State Cuts Hurting National Education Reforms
October 27, 2003
Pressure on states to comply with the 2001 federal reform law, known as the No Child Left Behind Act, has caused protests from national union leaders, Democratic presidential contenders and some state education officials. They claim they would need $8 billion to comply with the ambitious new mandates.
But the critics' concerns about inadequate federal funding are misplaced, says USA Today:
- Federal spending on poor students alone has increased 33 percent during the past two years.
- Even if critics got the extra $8 billion in federal funding they've requested, the federal share of local education spending would rise only from 7.6 percent to 9.3 percent.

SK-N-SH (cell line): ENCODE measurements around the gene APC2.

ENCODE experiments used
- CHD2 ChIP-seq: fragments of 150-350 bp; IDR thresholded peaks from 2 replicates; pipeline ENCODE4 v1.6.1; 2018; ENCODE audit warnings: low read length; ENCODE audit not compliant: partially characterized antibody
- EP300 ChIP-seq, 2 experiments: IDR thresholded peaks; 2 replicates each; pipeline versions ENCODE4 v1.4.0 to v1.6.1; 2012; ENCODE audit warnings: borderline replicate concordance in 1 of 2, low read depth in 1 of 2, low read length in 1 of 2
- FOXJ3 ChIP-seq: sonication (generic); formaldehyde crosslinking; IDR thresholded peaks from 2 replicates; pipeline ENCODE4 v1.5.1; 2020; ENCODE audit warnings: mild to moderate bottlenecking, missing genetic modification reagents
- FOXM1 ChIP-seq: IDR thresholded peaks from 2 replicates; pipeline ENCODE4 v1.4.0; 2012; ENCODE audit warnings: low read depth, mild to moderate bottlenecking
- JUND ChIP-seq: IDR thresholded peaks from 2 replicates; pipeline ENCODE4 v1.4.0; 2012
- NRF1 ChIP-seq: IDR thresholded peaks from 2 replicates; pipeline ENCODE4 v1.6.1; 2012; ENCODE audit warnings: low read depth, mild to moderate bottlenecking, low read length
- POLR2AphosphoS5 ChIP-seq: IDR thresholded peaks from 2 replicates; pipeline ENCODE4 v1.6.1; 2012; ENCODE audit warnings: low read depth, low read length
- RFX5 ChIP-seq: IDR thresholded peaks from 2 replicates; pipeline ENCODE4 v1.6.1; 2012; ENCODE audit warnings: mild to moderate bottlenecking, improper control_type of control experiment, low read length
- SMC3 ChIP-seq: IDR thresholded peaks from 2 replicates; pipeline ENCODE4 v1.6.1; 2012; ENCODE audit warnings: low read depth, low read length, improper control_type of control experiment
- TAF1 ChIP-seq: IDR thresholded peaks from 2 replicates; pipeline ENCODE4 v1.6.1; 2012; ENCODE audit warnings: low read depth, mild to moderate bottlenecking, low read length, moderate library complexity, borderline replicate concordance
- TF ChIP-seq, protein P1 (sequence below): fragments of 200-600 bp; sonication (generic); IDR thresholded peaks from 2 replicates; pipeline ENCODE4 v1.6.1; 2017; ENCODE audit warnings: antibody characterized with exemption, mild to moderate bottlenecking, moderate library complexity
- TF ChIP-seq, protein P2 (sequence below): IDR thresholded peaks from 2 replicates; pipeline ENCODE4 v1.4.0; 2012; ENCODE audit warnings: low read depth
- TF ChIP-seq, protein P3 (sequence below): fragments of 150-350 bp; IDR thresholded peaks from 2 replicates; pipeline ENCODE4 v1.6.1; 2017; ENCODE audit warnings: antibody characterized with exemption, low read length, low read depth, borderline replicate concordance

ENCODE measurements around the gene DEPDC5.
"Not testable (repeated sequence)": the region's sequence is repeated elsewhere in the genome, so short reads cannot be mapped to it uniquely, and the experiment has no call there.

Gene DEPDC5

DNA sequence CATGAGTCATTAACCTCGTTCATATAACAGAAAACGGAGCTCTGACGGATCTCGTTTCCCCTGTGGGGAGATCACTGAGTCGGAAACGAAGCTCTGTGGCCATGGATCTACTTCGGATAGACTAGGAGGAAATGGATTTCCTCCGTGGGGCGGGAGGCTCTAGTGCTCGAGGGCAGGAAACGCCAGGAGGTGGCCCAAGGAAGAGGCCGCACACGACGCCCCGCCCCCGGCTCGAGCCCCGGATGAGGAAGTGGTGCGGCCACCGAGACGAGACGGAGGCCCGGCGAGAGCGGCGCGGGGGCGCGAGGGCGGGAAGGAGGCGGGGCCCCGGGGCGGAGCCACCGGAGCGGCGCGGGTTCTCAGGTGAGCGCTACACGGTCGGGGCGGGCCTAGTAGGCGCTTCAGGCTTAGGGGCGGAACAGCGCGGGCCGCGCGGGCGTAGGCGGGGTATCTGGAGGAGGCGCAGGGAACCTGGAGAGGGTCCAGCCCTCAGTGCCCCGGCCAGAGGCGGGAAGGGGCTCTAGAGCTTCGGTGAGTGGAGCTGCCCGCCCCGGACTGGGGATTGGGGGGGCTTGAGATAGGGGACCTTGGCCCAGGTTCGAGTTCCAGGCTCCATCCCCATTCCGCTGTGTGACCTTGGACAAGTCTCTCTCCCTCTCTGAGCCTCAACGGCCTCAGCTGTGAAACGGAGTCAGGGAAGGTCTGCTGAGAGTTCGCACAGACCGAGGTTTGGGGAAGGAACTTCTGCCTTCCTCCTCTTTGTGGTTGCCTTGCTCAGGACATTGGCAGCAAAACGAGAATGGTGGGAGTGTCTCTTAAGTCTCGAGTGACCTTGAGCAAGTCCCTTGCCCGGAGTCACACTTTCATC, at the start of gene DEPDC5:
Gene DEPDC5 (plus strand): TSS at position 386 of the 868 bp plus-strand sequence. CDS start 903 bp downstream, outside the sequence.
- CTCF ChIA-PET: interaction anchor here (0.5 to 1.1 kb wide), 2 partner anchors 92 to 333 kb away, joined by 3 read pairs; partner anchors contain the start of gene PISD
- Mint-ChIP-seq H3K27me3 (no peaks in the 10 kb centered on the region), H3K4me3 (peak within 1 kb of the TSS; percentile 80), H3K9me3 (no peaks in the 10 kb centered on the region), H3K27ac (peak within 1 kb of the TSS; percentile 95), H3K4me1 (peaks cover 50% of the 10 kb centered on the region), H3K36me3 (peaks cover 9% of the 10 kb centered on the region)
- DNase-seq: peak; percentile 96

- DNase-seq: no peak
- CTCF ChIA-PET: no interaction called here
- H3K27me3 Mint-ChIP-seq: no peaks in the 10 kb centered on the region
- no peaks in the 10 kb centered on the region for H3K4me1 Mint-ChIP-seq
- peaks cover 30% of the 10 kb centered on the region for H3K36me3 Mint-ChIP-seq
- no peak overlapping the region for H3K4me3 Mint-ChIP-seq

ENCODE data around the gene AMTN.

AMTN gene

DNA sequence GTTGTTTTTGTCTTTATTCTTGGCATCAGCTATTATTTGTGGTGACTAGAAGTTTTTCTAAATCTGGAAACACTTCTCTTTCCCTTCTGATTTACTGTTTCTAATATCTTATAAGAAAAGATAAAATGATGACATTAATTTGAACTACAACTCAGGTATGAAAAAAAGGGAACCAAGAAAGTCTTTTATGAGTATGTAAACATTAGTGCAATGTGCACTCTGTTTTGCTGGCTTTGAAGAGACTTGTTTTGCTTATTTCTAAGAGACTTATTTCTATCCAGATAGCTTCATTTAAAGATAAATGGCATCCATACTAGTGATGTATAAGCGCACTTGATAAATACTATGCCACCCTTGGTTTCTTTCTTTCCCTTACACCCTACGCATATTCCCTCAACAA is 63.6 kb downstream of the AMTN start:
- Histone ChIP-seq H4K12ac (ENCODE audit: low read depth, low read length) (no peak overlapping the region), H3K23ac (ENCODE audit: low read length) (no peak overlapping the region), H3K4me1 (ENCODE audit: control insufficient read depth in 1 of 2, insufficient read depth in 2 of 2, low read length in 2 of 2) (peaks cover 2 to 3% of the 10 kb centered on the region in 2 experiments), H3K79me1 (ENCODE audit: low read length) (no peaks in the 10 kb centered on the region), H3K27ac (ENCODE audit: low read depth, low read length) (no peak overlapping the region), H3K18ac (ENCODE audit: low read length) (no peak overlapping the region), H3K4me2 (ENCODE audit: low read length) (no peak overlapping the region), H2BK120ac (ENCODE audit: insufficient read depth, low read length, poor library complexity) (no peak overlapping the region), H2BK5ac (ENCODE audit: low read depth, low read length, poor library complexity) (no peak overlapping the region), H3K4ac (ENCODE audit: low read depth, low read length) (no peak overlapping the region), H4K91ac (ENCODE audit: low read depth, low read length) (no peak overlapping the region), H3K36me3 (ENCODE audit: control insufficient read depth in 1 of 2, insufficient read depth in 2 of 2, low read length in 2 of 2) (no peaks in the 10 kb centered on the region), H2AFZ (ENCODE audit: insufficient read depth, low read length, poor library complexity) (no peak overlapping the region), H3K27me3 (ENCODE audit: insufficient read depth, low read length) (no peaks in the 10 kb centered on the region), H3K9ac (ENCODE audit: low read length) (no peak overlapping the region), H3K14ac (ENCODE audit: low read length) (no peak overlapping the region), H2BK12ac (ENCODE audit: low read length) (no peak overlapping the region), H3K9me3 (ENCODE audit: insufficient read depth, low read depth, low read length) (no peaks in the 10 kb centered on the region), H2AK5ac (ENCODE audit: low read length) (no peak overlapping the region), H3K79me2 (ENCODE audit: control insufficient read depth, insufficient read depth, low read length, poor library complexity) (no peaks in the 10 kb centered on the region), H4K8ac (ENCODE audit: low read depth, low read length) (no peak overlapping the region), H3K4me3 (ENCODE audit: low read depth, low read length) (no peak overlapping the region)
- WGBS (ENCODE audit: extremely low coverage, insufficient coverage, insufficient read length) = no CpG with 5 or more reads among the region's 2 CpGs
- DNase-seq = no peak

- In the Mount Diablo school district in Concord, Calif., all 12 reading specialists were eliminated this year; yet research shows that such early literacy assistance is one of the best ways to meet a national goal of helping poor and minority students.
- In Norwich, Conn., school officials ended all-day kindergartens and preschool programs; most researchers agree that investments in preschool education yield large academic payoffs.
- In Cleveland, school officials sliced deeply into summer school -- a valuable resource for inner-city children -- by limiting it only to high school seniors.
Instead of looking for scapegoats in Washington, states should rethink their own commitment to education goals, says USA Today.
Source: Editorial, "State cuts hinder reforms more than U.S. shortfall," USA Today, October 27, 2003.
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